The RC scales were incorporated into the most current form of the MMPI, known as the Minnesota Multiphasic Personality Inventory-2 Revised Form, or the MMPI-2-RF, which was released in 2008 by Yossef Ben-Porath and Auke Telleger of the University of Minnesota. The MMPI-2-RF is composed of 338 items measured by 51 scales broken into 9 validity scales, 3 higher-order scales, the 9 RC scales, 23 specific problem scales, 2 interest scales, and 5 revised personality psychopathy scales.[1]

The 9 validity scales assess incongruent answering or deceptive test-taking and include:

  • VRIN-r or ‘variable response inconsistency’ – inconsistent reporting of items

  • TRIN-r or ‘true response inconsistency’ careless reporting of items

  • F-r or ‘infrequent responses,’ – overreporting of infrequent responses compared to the norm

  • Fp-r or ‘infrequent psychopathology responses’ – overreporting of infrequent responses compared to those with psychopathy

  • Fs or ‘infrequent somatic responses’ – overreporting of infrequent responses compared to medical patients

  • FBS-r or ‘symptom validity’ – overreporting of nonvalid symptoms compared to both physical and mental standard symptomology

  • RBS or ‘response bias’ – overreporting associated with a statistically invalidated presentation of the disease

  • L-r or ‘uncommon virtues’ – underreporting through infrequently declared values or actions

  • K-r or ‘adjustment validity’ – underreporting by tailoring answers to give the impression of healthy psychological adjustment 

The 3 higher-order scales broadly categorize psychopathic presentation and include:

  • EID or ‘emotional/internalizing dysfunction’ – problems concerning mood and affect

  • THD or ‘thought dysfunction’ – problems concerning disorganization of thought

  • BXD or ‘behavioral/external dysfunction’ – problems concerning impulsive or inappropriate behavior 

The problem scales highlight responses consistent with the presence of specific psychopathic and psychosomatic presentations and include:

  • MLS or ‘malaise’

  • GIC or ‘gastrointestinal complaints’

  • HPC or ‘head pain complaints'

  • NUC or ‘neurological complaints’

  • COG or ‘cognitive complaints’

  • SUI or ‘suicidal/death ideation’

  • HLP or ‘helplessness/hopelessness’

  • SFD or ‘self-doubt’

  • NFC or ‘inefficacy’

  • STW or ‘stress/worry’

  • AXY or ‘anxiety’

  • ANP or ‘anger proneness’

  • BRF or ‘behavior-restricting fears’

  • MSF or ‘multiple specific fears’

  • JCP or ‘juvenile conduct problems’

  • SUB or ‘substance abuse’

  • AGG or ‘aggression’

  • ACT or ‘activation’

  • FML or ‘family problems’

  • IPP or ‘interpersonal passivity’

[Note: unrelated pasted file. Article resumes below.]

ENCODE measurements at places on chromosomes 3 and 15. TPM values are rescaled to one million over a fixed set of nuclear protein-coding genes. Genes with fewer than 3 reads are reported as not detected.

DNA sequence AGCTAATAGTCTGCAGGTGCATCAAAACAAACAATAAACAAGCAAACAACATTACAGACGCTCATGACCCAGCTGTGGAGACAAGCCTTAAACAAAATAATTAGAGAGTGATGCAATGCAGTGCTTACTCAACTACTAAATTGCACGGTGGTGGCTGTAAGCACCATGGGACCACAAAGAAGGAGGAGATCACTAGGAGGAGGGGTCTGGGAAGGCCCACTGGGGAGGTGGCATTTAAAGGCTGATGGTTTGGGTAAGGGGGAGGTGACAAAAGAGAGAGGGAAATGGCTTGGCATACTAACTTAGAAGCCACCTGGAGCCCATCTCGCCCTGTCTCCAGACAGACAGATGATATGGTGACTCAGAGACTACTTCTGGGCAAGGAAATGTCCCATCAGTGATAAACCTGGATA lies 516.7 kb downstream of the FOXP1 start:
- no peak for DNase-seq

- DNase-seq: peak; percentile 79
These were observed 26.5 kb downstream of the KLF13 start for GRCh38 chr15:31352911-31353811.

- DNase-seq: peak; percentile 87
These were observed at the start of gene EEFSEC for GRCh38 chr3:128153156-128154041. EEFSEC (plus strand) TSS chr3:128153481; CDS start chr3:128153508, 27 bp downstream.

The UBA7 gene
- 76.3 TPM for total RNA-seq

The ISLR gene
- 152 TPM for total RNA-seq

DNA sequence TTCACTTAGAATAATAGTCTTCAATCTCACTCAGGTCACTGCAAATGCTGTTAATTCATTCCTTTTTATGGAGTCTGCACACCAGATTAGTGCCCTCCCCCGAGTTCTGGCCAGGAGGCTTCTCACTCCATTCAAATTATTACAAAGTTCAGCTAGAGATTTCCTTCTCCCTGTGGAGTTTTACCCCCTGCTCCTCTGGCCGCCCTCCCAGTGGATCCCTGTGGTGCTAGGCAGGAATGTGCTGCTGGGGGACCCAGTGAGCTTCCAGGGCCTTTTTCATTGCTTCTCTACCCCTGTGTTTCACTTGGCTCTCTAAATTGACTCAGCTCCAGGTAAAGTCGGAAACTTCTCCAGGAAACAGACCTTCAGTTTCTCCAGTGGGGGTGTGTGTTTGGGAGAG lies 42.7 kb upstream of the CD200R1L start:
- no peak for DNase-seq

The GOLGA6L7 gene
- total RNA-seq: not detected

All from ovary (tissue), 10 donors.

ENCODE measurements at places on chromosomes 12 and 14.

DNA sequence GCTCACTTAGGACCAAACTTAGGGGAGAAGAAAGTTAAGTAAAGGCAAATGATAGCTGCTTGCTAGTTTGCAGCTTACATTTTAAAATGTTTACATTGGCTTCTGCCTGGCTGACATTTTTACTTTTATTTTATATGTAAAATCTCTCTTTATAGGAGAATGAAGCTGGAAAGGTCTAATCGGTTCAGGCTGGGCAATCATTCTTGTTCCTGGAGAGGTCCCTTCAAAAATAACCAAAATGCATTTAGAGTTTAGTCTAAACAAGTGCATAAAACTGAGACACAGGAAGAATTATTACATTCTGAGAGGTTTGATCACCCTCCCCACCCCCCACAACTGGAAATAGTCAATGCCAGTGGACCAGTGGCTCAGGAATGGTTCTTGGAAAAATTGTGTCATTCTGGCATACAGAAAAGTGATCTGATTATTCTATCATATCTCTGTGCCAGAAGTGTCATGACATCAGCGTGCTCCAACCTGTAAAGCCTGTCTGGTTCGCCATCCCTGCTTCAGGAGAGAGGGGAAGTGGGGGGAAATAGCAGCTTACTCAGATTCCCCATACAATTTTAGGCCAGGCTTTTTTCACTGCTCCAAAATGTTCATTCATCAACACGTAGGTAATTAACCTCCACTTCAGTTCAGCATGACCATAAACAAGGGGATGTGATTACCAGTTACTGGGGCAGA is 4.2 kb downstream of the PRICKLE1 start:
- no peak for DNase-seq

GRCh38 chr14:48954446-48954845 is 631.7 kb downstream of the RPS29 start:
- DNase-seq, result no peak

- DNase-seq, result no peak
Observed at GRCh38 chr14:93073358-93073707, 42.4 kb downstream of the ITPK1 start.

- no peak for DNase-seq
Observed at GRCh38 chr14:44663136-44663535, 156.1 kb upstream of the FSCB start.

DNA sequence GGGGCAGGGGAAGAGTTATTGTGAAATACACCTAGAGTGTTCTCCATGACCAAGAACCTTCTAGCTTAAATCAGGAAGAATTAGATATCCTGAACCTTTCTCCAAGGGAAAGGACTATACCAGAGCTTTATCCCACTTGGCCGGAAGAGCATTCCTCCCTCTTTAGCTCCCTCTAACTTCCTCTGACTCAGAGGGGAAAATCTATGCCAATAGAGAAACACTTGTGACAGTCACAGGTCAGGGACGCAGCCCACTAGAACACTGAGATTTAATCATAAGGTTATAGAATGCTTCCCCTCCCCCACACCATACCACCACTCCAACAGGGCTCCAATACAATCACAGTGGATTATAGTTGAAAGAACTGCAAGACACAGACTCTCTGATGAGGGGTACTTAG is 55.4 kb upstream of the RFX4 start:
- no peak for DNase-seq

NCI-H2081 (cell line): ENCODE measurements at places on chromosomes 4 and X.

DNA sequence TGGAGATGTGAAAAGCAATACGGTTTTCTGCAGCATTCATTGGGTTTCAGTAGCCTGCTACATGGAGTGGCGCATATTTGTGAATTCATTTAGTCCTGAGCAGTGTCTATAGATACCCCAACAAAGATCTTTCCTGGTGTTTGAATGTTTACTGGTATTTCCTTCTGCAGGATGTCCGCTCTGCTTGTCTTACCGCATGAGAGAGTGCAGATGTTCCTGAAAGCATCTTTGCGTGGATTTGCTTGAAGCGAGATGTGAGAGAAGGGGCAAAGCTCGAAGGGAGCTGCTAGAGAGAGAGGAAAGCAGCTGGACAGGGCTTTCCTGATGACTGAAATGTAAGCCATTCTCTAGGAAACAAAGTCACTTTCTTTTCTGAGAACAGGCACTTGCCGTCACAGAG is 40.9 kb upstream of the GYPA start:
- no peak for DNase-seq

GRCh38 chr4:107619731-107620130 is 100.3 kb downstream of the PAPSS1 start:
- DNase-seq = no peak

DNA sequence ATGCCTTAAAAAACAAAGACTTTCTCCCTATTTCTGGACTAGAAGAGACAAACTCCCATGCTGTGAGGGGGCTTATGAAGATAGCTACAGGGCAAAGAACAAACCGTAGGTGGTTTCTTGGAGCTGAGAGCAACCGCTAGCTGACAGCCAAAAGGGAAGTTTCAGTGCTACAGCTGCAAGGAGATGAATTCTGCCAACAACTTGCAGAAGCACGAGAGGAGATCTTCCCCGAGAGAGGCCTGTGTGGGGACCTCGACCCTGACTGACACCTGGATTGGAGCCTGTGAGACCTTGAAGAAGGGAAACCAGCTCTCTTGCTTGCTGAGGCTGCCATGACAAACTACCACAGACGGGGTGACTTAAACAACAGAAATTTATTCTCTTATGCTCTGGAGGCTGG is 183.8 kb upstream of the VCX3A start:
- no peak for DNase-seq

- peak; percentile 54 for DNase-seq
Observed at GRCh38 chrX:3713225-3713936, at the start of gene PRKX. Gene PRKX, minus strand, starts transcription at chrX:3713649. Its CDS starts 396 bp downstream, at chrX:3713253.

• SAV or ‘social avoidance’

  • SHY or ‘shyness’

  • DSF or ‘disaffiliativeness’ 

The interest scales are designed to assess cognitive skills, aptitude, and learning preferences which include:

  • AES or aesthetic-literary interests – pursuits related to fine art

  • MEC or mechanical-physical interests – pursuits related to kinesthetic activities

The revised personality/psychopathology five scales are based on 107 distinct items and include:

  • AGG-r or ‘aggressiveness-revised’ – preference for excess and antagonism

  • PSYCH-r or ‘psychoticism-revised’ – preference for disconnection from reality

  • DISC-r or ‘disconstraint-revised’ – preference for impulsion and compulsion

  • NEGE-r or ‘negative emotionality/neuroticism-revised’ – preference for anxiety

  • INTR-r or ‘introversion/low positive emotional-revised’ – flat affect and timidity

It has been suggested that while the MMPI-2-RF has many additional metrics, the reduction in question number limits the amount of information about psychiatric diseases to about 60% of the original test. There has also been considerable debate over whether the new metrics are inaccurate in detecting psychopathy.[1] In separating genuine psychopathy from attempts to feign a diagnosis for personal incentive, some studies have noted the new validity scales to be overly sensitive to overreporting symptoms to achieve a specific result. It has conversely been found that the L-r and K-r scales are particularly reliable at detecting underreporting of mental illness.[7][8] Overall, literature has supported the MMPI-2-RF in identifying the accuracy of reporting psychiatric information in those who complete it.[1]

Clinical Significance

The MMPI maintains an enduring presence in the field of mental health, and its current adaption has been widely evaluated by the standard of modern behavioral health practices.[1] It continues to receive widespread application as a threshold of determining the presence of psychopathy, as a means of constructing a differential diagnosis for mental health problems, and as a versatile test to achieve transferrable psychological data. These data points indicate a category, which gives behavioral health professionals a starting point to explore plausible diagnoses and initiate appropriate treatment. Completion may also offer therapeutic benefits to patients in reflecting upon their issues and improving personal understanding of their psychology.[3]